➌ The Operational Activities Segment provides the United Nations system with overall guidance on priorities and strategies for implementing the policies formulated by the General Assembly in the field of operational activities. The Segment also monitors the division of labour between and cooperation within bodies of the United Nations system, including the Funds and Programmes, and reviews and evaluates the reports of these bodies with a view to enhancing the operational activities of the United Nations on a system-wide basis.

➍ The Humanitarian Affairs Segment provides an important forum for review of the humanitarian affairs activities of the system and for their coordination. It also focuses on the continuum between relief, reconstruction and longer-term development.

➎ The General Segment is the venue for the management and oversight function of the Council. The Segment undertakes the follow-up and review of conferences; reviews the reports of the Specialized Agencies requested by the Council; and reviews and evaluates the annual reports of the Funds and Programmes, the subsidiary bodies, including the functional and regional commissions, expert bodies and ad hoc bodies, such as the Advisory Groups for countries emerging from conflict, and takes relevant action.

New Functions of ECOSOC

At the 2005 World Summit, Heads of State and Government recognized the need for a more effective ECOSOC and mandated the Council to hold Annual Ministerial Reviews (AMR) and a biennial Development Cooperation Forum (DCF), to be organized under the framework of the High-level Segment of ECOSOC.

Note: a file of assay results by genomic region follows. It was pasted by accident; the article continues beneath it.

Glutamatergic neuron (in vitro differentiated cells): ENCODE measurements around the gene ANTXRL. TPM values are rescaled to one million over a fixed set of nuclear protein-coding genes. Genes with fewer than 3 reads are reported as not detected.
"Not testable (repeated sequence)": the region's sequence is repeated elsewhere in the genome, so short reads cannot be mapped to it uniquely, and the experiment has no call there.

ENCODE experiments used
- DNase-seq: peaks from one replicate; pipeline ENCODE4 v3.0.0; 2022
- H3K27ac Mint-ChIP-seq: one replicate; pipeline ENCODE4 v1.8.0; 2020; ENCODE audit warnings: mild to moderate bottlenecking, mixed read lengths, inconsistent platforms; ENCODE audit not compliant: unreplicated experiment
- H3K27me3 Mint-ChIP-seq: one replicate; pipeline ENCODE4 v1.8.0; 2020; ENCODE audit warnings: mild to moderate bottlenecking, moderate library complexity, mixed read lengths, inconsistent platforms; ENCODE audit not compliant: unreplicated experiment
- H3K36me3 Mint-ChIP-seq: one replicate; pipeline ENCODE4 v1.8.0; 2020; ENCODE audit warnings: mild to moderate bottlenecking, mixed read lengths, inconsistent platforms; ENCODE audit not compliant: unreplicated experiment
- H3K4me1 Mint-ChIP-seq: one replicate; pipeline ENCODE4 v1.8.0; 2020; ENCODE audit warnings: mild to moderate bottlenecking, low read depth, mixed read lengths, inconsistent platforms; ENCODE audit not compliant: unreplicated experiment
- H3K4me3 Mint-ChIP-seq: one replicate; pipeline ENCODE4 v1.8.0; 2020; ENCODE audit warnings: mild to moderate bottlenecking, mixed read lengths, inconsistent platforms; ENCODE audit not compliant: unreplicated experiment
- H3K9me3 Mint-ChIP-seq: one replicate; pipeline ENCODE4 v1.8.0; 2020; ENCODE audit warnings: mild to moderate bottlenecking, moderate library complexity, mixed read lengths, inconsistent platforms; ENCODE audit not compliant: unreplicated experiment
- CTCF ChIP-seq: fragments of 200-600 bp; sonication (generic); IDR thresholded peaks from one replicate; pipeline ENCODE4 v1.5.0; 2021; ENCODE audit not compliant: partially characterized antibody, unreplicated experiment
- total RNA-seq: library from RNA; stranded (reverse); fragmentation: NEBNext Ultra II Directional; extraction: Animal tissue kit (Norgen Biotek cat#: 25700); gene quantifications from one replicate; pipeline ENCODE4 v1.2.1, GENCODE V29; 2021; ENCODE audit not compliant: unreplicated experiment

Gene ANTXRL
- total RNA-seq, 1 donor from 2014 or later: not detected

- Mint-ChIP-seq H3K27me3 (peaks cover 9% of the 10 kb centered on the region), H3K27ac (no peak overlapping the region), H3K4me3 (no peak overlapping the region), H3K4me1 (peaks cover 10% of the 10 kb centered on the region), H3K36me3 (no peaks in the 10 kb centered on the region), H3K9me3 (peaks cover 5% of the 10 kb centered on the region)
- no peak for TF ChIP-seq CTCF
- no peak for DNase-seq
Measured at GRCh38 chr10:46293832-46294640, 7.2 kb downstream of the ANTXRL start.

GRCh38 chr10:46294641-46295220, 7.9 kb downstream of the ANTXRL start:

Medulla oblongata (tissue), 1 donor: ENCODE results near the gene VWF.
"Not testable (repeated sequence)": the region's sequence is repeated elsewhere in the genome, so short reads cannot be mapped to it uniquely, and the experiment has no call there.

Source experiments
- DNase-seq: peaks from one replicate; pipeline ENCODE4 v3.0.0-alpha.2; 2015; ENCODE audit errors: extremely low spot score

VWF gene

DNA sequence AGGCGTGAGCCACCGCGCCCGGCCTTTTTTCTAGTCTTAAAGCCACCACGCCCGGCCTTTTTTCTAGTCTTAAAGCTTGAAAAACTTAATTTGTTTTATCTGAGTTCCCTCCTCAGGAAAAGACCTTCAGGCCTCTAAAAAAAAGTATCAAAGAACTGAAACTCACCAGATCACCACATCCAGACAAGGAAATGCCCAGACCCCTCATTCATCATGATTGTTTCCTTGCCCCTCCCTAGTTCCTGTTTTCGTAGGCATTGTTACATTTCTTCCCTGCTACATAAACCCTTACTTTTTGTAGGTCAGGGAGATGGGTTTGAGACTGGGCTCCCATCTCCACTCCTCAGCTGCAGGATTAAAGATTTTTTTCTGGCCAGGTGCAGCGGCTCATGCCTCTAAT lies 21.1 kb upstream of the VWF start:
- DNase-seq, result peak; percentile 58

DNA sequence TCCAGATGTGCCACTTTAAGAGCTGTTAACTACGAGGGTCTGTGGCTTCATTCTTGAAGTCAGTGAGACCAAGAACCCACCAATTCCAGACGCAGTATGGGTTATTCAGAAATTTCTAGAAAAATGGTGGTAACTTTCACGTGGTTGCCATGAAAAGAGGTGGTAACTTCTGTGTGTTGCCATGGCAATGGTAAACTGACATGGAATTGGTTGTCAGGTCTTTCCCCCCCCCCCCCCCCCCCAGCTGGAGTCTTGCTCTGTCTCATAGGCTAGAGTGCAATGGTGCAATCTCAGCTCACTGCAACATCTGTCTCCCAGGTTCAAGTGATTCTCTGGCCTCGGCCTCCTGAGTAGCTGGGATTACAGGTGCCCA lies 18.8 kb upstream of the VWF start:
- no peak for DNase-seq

The overall objective of the AMR is to advance and assess progress made in the implementation of the UN development agenda, including the MDGs, defined through a series of landmark UN conferences and summits held since the 1990s. By serving as a high-level forum for political engagement and knowledge exchange, the Review aims to advance implementation by promoting synergies and linkages and by identifying lessons learned and successful practices and approaches which merit scaling up.

The objective of the DCF is to enhance the coherence and effectiveness of activities of different development partners. By reviewing trends and progress in international development cooperation, the Forum is to provide policy guidance and recommendations to improve the quality and impact of development cooperation.

Special High-level Meeting of ECOSOC with the Bretton Woods institutions, the World Trade Organization and the United Nations Conference on Trade and Development

Beginning in 1998, the Council established a tradition of meeting each April with finance ministers participating in committees of the Bretton Woods institutions. These consultations initiated inter-institutional cooperation that paved the way for the success of the International Conference on Financing for Development, held in March 2002 in Monterrey, Mexico. At that event, ECOSOC was assigned a primary role in monitoring and assessing follow-up to the Monterrey Consensus adopted by the conference.